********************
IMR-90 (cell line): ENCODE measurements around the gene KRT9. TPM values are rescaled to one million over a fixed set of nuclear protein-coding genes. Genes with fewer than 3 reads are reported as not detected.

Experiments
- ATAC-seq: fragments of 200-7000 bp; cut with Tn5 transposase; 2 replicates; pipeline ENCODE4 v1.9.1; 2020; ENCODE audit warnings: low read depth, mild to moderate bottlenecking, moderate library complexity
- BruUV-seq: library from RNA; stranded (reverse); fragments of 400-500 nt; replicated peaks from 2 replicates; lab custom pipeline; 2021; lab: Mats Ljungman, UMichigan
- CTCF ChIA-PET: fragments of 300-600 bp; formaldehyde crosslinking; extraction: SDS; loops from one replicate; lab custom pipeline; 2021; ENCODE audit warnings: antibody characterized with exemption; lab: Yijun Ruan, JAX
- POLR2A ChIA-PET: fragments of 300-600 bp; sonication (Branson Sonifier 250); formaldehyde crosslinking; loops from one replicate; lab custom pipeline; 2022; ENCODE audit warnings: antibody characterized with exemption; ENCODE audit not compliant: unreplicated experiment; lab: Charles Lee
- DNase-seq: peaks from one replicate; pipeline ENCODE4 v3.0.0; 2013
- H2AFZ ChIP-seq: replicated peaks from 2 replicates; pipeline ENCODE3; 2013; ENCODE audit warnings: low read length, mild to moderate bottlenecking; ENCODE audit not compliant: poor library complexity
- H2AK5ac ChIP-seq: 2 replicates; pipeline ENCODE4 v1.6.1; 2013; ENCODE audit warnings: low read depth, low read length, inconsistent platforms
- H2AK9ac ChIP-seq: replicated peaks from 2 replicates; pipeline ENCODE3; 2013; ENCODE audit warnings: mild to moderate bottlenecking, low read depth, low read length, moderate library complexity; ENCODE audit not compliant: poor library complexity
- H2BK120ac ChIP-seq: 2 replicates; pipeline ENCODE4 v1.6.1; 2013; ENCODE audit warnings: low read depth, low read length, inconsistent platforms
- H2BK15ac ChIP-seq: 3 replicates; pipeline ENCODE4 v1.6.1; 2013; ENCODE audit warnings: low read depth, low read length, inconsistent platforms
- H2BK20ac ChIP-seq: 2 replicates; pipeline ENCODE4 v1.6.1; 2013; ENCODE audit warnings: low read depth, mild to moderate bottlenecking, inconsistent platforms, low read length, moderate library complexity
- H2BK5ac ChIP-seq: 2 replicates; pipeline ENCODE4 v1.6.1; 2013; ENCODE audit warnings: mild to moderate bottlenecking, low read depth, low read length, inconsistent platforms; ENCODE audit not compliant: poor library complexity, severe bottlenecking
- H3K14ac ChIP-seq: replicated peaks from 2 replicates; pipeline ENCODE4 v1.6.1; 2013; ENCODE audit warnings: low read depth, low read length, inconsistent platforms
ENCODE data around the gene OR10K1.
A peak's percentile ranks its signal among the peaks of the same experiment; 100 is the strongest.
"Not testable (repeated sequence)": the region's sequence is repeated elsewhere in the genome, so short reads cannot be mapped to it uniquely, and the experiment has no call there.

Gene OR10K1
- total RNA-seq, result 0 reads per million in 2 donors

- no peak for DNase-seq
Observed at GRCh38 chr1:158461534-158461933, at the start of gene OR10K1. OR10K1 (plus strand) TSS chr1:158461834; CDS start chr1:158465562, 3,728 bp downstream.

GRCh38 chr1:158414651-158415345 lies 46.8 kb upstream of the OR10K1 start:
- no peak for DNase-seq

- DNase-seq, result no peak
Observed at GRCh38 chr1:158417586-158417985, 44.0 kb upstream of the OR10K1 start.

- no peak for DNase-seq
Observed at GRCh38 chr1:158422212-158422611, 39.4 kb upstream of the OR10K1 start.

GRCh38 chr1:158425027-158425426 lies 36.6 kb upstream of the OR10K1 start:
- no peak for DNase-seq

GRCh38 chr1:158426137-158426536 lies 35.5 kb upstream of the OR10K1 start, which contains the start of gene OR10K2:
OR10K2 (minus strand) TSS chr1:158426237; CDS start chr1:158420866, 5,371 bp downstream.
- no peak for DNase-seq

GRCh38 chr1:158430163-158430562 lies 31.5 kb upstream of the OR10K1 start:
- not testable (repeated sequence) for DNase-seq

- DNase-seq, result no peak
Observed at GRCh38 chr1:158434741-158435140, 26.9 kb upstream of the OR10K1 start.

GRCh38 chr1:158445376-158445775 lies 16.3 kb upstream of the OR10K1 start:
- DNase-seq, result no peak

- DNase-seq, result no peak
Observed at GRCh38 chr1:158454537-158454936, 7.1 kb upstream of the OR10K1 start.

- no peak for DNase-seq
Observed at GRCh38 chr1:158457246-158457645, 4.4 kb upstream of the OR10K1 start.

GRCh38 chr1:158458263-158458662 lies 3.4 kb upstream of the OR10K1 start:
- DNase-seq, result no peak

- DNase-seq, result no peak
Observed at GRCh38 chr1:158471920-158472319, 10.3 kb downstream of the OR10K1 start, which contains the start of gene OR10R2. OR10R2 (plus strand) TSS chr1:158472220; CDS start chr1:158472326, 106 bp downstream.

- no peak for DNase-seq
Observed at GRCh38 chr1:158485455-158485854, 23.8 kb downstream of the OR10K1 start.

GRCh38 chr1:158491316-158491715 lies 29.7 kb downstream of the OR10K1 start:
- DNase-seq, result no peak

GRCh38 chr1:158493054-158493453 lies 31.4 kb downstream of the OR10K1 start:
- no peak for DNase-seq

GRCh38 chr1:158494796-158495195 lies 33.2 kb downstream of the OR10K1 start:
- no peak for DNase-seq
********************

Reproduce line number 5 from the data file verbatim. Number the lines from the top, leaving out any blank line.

- CTCF ChIA-PET: fragments of 300-600 bp; formaldehyde crosslinking; extraction: SDS; loops from one replicate; lab custom pipeline; 2021; ENCODE audit warnings: antibody characterized with exemption; lab: Yijun Ruan, JAX